For you “lucky guests,” this is the time where you plan wardrobes that either dazzle and shine, or that maximize waistline stretchiness to accommodate the food fest you are about to partake in. You could also shop for a gift for your host, a small token of appreciation for relieving you of hosting said event. The gift does not have to be expensive; the acknowledgement is what really matters.
Divide and conquer
Do not try and do it all. Delegate! You are the one cleaning the house and coming up with the game-plan. There will be other able bodies in attendance that likely have a recipe they enjoy making this time of year. Delegate wisely and you can come out ahead. Between the mothers, grandmothers, aunts, sisters, cousins, friends, etc., you may only be responsible for a clean house and the turkey!
“Lucky guests” can have the “lucky” job of entering the grocery store during the most wonderful time of the year. Have them pick-up a tray with cheese and crackers or fruits and vegetables. Put them in charge of beverages. Or ask them to bring the ice cream or whipped cream for the desserts.
Note to “lucky guests:” Don’t forget to bring wine, coffee, Diet Coke for your host – see number one above.
Set the table
My Grandma June’s philosophy was to set the table first because it looked like you were making progress toward dinner, even if you had quite a ways to go. She was right. When guests walk in and see a set table, they think you have your act together, even if it looks like a bomb went off in the kitchen. If you are lucky enough to have a separate dining room, have everyone scoop off the belongings they have dumped on it for the last six months and set your table the night before. Imagine how ahead of the game you will feel when you wake up in the morning with that task completed. If you’re short on plates and bowls, feed the family breakfast on paper plates!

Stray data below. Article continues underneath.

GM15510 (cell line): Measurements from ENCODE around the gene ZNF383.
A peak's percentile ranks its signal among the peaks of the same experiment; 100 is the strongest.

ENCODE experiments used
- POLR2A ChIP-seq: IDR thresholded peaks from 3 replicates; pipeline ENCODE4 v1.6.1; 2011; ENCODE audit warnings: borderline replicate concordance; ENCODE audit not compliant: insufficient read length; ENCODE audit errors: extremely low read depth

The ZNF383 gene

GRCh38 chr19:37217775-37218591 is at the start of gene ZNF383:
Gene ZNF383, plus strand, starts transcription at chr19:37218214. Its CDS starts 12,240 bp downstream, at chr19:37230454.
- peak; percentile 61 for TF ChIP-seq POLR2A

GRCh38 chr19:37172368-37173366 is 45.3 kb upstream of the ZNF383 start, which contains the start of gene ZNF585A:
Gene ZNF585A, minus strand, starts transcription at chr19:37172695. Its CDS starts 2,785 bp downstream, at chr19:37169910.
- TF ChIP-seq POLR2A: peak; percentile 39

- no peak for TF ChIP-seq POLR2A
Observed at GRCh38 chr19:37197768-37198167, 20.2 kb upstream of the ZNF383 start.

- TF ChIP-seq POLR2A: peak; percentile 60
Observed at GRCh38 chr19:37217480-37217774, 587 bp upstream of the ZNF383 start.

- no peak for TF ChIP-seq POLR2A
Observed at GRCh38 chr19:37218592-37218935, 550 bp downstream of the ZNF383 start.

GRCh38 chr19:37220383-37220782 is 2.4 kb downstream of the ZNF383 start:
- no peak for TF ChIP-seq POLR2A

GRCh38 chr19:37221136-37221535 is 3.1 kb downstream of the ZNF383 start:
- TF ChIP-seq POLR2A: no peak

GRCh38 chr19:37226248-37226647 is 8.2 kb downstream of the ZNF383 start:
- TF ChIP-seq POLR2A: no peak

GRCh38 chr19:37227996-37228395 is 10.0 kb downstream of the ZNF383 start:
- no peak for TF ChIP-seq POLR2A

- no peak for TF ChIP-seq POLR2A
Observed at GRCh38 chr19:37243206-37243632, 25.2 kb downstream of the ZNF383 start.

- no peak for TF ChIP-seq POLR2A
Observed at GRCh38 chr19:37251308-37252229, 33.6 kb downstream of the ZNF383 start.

The day before or the morning of your gathering, lay out your dishes and casseroles to figure out which recipe is going in what dish. This will save you time later in the day.
If you are going to use a tablecloth, put it on at least a few hours ahead to give the creases some time to hang out. If this tablecloth hasn’t seen the light of day in quite awhile, you are probably going to need to iron it (I know, I hate ironing, too). Don’t save this job for the last minute either. If you need a quick fix, spray the tablecloth with water and toss it in the dryer for a few minutes.
Don’t sweat the small stuff!
I imagine that even Martha Stewart and Rachael Ray are thrown a few curve balls. Chances are good that not everything will go as planned (I am going to have to remind myself of that one on an hourly basis). Your gathering does not have to be a Hallmark or Folgers coffee commercial and no one expects it to be. Yes, people do enjoy eating good food, but the real reason we gather this time of year is to enjoy each other. Make sure that even if you are the one hosting, you are able to take time and enjoy who you are with – preferably with a glass of wine, or coffee or Diet Coke!
Mary Cornforth Cawood is a Fruita mom married with two daughters. Read her Tuesdays on fruitamoms.com.